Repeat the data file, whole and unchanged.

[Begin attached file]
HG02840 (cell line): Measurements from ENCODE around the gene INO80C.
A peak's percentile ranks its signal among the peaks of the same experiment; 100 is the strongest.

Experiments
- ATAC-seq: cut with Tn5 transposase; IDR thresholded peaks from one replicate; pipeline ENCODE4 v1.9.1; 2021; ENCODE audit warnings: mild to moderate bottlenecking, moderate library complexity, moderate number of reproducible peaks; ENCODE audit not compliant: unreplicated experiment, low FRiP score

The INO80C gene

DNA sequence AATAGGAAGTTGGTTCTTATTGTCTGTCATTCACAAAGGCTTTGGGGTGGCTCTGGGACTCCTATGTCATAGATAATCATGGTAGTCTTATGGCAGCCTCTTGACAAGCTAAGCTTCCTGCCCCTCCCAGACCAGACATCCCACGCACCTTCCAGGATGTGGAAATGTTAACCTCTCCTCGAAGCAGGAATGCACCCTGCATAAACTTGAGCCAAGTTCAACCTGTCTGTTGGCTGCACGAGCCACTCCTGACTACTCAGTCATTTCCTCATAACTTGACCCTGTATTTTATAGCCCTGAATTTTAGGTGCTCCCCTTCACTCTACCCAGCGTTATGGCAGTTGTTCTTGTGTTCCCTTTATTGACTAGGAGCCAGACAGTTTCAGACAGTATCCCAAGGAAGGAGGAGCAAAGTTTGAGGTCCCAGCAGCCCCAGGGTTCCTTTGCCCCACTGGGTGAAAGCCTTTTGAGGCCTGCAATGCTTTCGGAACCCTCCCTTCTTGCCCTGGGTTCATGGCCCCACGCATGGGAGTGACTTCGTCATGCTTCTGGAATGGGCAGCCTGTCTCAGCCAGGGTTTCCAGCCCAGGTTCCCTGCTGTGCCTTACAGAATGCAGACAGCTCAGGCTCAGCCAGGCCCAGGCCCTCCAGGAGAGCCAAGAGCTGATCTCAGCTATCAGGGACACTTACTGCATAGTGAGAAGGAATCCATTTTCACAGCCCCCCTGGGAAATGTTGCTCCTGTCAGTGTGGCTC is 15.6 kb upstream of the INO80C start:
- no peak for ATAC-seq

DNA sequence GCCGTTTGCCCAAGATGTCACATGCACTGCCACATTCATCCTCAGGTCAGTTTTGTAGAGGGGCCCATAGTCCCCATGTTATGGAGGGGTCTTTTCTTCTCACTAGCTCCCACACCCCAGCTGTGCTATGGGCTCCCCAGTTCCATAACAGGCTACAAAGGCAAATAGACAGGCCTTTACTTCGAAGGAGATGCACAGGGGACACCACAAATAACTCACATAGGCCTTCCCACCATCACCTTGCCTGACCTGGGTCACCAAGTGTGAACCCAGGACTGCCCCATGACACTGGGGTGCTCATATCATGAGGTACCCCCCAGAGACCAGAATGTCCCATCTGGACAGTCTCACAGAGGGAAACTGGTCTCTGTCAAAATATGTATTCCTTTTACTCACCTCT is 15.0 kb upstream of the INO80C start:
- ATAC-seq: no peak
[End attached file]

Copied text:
HG02840 (cell line): Measurements from ENCODE around the gene INO80C.
A peak's percentile ranks its signal among the peaks of the same experiment; 100 is the strongest.

Experiments
- ATAC-seq: cut with Tn5 transposase; IDR thresholded peaks from one replicate; pipeline ENCODE4 v1.9.1; 2021; ENCODE audit warnings: mild to moderate bottlenecking, moderate library complexity, moderate number of reproducible peaks; ENCODE audit not compliant: unreplicated experiment, low FRiP score

The INO80C gene

DNA sequence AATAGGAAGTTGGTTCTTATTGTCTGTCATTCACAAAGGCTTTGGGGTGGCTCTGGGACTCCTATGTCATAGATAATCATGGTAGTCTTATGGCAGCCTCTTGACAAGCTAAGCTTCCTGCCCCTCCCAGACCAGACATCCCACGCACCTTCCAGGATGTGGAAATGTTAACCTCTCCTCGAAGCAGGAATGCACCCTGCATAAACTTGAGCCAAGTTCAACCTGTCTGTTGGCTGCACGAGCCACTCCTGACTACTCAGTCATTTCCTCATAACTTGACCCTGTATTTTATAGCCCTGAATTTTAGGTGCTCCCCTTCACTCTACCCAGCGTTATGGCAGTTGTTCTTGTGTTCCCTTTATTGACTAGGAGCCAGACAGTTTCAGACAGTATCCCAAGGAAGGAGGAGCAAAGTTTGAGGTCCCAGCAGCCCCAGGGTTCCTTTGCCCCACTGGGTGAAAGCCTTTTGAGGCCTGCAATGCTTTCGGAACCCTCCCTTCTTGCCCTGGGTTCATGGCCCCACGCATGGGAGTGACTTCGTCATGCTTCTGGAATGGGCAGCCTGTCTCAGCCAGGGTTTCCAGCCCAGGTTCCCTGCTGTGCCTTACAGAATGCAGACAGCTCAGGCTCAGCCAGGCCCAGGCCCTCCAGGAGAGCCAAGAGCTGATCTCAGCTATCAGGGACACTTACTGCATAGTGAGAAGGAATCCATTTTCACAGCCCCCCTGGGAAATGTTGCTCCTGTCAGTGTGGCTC is 15.6 kb upstream of the INO80C start:
- no peak for ATAC-seq

DNA sequence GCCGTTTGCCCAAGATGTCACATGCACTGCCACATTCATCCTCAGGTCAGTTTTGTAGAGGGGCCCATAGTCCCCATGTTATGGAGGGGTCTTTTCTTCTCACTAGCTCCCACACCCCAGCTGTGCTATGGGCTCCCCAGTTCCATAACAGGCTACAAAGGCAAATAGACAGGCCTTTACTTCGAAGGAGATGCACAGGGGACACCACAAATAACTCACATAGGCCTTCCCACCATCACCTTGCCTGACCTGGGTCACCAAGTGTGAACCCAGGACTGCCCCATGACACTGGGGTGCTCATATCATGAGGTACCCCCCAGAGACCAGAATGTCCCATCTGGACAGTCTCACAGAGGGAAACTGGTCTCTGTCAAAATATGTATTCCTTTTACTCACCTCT is 15.0 kb upstream of the INO80C start:
- ATAC-seq: no peak